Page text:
EVANS: How it started? When I was 12 years old, my father, who was a building contractor fell on a building contractor, he fell on a job site and he fell and he shattered the bones in both of his legs. So with eight kids, no income and no insurance, we were financially decimated. The reason I slept on the floor, we moved into a small three bedroom duplex and I slept on the floor outside the kitchen for two years. Well, it was during this time a multimillionaire named Cary Heinze invited all the youth in the area to a free lecture about money and he got up there and he asked the question, is money evil. Even though it isn’t evil, we all quickly greed that it was evil because we were in a church and he proceeded to teach us that money is just power and power in the hands of good people is a good thing. So he taught me these five lessons and I’m 12 years old and I’m scribbling them down, completely transformed my life. By the age of 16, I had saved up enough to buy a car. I was paying my school expenses. By the age of 18, I had saved up enough for a church mission and my college. By the age of 31 I was a multimillionaire. I paid off my home, had no debt and so I started to share these lessons with other family members and I watched them get out of debt. And in fact, my niece who is on the verge of bankruptcy, she’s the one who told me to write the book because I taught her the lessons. She’s fighting with her husband, totally maxed out their credit cards, they’re in real trouble. In 15 months she not only got out of debt, she had saved more than $30,000. She said, "Uncle Rick," you need to share these lessons with the world." I was afraid what people would think. Because most people write books about money to make themselves rich. So I thought, I tell you what, if I give away all the royalties, all the proceeds so I don’t make any money off this, I can do it. So that’s what I did. We raised a lot of money for charity and the cool thing is all across the world — because this is an internatio nal best seller now. All around the world people’s lives are being changed and I was 12 years old when I learned these lessons. They are not that hard. Like you said, Glenn —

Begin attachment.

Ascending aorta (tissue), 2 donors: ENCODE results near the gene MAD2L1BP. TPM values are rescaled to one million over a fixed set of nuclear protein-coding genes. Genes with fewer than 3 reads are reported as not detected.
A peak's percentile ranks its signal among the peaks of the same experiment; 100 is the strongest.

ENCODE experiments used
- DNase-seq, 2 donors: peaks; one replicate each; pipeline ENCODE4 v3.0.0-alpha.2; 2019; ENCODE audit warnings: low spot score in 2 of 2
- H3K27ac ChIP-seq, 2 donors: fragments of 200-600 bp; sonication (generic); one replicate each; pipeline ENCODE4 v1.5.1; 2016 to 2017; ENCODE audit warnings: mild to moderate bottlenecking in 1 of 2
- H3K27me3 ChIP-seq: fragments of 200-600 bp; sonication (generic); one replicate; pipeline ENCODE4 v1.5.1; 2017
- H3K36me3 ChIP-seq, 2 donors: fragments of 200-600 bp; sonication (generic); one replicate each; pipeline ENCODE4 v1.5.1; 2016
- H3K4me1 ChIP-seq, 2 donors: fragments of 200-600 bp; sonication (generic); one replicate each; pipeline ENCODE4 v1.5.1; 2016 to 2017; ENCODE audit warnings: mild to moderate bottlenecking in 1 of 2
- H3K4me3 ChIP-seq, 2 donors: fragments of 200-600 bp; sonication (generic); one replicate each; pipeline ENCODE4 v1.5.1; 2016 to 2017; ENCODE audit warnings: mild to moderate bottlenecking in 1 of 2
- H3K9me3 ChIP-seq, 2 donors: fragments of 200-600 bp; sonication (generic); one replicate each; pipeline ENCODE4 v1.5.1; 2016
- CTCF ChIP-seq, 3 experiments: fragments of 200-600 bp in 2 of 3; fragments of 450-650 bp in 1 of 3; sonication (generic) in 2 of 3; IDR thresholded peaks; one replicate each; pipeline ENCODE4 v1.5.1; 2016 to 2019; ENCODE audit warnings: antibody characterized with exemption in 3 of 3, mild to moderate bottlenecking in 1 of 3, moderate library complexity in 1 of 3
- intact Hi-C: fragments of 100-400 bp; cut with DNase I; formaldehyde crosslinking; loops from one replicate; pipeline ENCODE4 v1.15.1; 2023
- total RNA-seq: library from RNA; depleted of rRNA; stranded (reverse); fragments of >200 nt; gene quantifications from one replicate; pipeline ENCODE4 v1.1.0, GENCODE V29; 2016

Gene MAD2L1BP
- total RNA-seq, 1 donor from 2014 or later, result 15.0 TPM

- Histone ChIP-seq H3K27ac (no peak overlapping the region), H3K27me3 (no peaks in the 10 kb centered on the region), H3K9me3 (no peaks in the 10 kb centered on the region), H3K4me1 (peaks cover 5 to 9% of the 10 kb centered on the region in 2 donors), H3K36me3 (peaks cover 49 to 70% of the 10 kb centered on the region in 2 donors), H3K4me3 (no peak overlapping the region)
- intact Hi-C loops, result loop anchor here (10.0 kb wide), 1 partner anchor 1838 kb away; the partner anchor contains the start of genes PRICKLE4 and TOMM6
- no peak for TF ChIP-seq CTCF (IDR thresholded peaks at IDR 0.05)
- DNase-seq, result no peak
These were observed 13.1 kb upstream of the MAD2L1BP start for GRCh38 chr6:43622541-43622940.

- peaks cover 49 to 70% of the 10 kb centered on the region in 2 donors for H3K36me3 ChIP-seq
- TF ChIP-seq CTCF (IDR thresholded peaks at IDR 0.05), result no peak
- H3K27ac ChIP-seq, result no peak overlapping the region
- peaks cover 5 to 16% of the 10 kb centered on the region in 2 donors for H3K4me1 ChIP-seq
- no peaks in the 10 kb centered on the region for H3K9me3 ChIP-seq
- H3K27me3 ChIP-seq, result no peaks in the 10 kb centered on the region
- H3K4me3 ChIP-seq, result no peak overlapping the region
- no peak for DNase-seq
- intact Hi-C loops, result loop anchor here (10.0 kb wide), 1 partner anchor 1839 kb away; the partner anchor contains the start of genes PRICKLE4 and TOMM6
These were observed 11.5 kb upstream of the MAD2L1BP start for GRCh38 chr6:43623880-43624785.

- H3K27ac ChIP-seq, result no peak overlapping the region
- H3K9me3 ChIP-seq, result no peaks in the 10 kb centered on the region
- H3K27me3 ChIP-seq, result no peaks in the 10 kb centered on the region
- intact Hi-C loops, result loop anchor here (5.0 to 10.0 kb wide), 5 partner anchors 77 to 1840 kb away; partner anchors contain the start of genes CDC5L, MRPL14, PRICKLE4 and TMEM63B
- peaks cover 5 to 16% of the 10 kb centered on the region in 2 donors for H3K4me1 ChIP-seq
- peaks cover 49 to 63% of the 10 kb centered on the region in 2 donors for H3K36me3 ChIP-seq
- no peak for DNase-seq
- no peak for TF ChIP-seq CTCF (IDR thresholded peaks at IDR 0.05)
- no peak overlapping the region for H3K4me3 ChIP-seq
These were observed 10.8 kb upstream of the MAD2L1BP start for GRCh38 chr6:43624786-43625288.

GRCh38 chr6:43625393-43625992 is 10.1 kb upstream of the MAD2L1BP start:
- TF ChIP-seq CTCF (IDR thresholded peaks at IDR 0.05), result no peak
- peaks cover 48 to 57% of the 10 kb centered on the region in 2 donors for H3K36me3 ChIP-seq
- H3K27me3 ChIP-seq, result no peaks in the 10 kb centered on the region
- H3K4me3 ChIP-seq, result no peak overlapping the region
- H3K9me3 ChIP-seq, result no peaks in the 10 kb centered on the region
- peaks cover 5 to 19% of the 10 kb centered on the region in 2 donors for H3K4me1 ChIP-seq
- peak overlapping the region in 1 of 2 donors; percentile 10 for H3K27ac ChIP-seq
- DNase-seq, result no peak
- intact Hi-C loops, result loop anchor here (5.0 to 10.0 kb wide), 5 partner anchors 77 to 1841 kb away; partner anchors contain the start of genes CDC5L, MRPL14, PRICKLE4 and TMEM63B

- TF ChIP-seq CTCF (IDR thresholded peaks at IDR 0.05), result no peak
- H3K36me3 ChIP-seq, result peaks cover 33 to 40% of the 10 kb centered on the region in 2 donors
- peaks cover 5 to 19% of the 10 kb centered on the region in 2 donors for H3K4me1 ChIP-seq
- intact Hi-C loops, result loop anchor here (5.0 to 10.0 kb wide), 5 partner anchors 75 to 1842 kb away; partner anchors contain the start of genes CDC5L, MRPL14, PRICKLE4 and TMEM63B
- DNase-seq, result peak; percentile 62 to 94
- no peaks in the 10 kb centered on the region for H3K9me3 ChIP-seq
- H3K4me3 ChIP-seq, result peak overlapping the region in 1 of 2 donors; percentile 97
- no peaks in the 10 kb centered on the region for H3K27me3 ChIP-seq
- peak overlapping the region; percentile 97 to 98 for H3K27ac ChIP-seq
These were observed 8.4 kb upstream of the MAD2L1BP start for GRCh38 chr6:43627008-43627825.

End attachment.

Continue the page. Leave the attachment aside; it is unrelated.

GLENN: Go ahead.
EVANS: Like you said, people just don’t, they don’t learn it. No one teaches them in society.
GLENN: So but this one is about — this one’s different than the five lessons taught to me by a millionaire. This one’s specifically for women. Are the lessons different for women?
EVANS: Well, it’s adaptive because women look at money very differently than money. And as soon as I found — what I started to do is I started doing seminars for couples. I started doing just women because I was finding all these single mothers and I realized that money is being shifted over to women, that more than 80% of all expenditures are made by women, that the purse strings in homes in America are being handled 2:1 over women by men and yet women have never been taught because they grow up with these mixed messages that, you know, good girls don’t worry their pretty little heads about money.
GLENN: Amazon, Barnes and Noble, Costco, major bookstores. Pick it up now by Richard Paul Evans.